LEGO and the Long Tail

Chris Anderson writes about LEGO products and how TLG fits into the Long Tail model.

It all starts with Lego’s mail-order business, which began as a traditional shop-at-home catalog and is now increasing organized around its website. In a typical toy store, Lego may have a few dozen products. On its online store, it has nearly 1,000, ranging from bags of roof tiles to a $300 Deathstar (shown). If you want to see how different the online market is from the traditional retail market for Lego, check out their topsellers list. Only a few of those products are even available in stores, and most of those are inexpensive items added to other purchases to bring them over $50 and thus qualify for free shipping.

It’s worth pausing here and considering the Long Tail implications of this. At least 90% of Lego’s products are not available in traditional retail. They’re only available in the catalogs and online, where the economics of inventory and distribution are far friendlier to niche products. Overall, those non-retail parts of the business represent 10-15% of Lego’s annual $1.1 billion in sales. But the margins on these products are higher than the kits sold through Toys R Us, thanks to not having to share the revenues with the retailer. And because the virtual store can carry products for all Lego fans, from kids to adult enthusiasts, and not just the sweet spot of nine-year-old boys, the range of prices can be a lot greater online, from $1 bricks to the aforementioned $300 Star Wars kit.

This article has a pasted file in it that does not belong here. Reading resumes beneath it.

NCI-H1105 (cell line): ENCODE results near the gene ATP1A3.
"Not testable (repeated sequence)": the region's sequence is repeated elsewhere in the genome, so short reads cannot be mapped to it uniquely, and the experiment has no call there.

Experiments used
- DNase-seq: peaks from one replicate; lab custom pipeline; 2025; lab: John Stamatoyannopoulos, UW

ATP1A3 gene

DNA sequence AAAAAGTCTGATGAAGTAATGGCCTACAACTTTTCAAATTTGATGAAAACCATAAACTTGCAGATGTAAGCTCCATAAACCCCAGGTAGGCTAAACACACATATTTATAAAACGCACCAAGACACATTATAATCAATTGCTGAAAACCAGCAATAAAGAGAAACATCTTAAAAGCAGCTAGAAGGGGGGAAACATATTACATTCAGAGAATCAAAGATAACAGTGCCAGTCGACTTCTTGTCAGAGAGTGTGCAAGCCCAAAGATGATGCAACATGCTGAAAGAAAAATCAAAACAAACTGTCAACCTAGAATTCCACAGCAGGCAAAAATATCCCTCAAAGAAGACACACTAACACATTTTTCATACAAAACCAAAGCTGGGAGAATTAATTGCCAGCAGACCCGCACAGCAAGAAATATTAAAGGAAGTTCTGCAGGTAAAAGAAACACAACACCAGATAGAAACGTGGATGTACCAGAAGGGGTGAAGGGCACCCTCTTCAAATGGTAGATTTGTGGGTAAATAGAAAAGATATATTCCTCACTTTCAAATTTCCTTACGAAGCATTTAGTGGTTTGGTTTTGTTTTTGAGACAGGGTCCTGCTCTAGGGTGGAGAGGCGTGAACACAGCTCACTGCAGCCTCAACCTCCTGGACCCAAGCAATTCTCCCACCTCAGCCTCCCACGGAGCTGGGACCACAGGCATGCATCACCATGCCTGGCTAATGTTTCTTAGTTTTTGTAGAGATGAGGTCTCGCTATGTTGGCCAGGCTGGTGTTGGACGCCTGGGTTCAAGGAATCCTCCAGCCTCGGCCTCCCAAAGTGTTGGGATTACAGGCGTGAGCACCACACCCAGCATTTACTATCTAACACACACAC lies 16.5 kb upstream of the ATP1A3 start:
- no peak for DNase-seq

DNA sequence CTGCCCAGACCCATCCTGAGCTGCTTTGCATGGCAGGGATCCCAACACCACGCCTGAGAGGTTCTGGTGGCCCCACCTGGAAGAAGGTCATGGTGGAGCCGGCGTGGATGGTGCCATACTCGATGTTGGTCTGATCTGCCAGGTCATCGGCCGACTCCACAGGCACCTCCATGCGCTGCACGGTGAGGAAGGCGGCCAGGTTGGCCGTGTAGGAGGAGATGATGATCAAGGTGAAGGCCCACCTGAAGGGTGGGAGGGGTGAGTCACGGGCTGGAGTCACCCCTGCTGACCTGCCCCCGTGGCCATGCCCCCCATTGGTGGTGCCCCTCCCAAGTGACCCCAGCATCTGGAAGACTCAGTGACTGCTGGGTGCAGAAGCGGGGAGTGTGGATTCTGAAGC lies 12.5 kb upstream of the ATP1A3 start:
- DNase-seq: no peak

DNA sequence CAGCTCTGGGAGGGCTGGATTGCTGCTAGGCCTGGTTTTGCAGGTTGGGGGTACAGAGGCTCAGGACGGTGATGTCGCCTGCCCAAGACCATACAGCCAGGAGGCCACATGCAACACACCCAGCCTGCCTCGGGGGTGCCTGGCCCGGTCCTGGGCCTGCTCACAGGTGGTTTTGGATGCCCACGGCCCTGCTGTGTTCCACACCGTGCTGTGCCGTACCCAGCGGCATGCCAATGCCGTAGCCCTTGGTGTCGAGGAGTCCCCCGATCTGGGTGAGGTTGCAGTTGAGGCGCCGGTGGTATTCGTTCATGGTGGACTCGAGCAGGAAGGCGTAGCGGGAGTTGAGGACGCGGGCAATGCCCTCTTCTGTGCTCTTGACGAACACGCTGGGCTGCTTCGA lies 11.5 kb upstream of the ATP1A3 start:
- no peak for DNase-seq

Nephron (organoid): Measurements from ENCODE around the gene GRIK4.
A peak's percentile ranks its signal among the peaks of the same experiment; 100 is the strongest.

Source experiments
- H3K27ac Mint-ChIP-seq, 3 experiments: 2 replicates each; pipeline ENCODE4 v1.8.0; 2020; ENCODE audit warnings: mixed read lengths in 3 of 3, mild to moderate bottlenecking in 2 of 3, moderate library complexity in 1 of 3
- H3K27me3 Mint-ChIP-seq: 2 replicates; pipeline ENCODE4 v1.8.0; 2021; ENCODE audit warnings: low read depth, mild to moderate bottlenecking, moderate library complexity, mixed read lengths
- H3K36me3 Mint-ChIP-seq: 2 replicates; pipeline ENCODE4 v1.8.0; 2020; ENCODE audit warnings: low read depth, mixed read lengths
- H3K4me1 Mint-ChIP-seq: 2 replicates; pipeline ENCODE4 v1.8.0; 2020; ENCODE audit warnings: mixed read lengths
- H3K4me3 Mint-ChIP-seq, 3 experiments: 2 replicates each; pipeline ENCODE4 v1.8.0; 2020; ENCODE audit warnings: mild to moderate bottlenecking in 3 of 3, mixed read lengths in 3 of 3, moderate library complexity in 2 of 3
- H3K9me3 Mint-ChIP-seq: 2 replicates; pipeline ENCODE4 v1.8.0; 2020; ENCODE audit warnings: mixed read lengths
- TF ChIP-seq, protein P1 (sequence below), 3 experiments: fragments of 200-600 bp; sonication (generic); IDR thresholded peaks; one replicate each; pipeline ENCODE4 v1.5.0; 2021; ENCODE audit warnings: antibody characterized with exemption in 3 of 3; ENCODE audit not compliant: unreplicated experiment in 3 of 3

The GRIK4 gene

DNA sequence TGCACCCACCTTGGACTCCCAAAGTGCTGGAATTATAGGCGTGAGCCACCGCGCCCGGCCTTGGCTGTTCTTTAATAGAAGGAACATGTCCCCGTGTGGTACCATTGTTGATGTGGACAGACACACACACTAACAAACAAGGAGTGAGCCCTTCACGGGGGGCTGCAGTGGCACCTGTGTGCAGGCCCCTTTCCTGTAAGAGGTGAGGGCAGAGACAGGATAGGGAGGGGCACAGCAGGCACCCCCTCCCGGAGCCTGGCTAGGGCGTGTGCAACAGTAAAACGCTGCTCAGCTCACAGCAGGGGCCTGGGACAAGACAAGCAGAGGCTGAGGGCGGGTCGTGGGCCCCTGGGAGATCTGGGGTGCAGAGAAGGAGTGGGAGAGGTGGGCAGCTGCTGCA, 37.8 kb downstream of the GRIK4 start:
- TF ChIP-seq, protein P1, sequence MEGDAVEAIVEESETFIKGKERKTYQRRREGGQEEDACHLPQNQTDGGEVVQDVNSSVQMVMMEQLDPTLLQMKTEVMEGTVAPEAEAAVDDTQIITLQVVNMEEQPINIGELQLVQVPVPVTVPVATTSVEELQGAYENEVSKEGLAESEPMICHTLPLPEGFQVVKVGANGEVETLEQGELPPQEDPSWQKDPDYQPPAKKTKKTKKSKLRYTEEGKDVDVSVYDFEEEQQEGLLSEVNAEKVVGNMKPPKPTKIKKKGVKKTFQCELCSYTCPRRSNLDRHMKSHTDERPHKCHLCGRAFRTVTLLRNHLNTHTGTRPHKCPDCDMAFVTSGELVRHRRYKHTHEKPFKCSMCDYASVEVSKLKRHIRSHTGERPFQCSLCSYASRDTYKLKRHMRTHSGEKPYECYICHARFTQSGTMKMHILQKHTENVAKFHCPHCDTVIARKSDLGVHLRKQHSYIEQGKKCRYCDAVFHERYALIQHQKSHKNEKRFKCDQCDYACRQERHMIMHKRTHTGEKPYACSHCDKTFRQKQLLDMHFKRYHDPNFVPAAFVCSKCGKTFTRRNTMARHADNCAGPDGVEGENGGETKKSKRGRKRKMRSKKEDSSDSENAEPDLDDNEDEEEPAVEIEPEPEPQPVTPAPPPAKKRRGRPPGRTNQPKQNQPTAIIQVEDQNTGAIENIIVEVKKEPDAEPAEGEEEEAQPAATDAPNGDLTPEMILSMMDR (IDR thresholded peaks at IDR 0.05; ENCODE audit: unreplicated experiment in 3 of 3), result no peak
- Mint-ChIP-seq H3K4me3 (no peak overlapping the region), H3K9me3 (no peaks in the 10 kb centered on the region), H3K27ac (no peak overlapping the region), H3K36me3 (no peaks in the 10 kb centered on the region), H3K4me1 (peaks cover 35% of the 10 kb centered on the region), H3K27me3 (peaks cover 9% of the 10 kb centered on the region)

Through my job, and my general interest in all things online community, I end up talking with many journalists. I’m sure a Lexis-Nexus search of news articles would turn up quite a few hits on my name (ok, now I’m curious… must find Lexis-Nexus access).

But unfortunately, the reporters never seem to get the story quite right. Well, that’s probably not true – they don’t get the story written exactly as I would have written it. Doesn’t mean they’re wrong, I’m just a perfectionist! (And of course, I want to share vastly more details and facts than anyone would actually find interesting – thus the reason I’m not a journalist)

But Chris does a terrific job in this article of really hitting the nail on the head with this article. I’ve been following his blog since it launched shortly after the amazing article from Wired that it was based on. If you are interested in business strategies, his site is well worth keeping up with.


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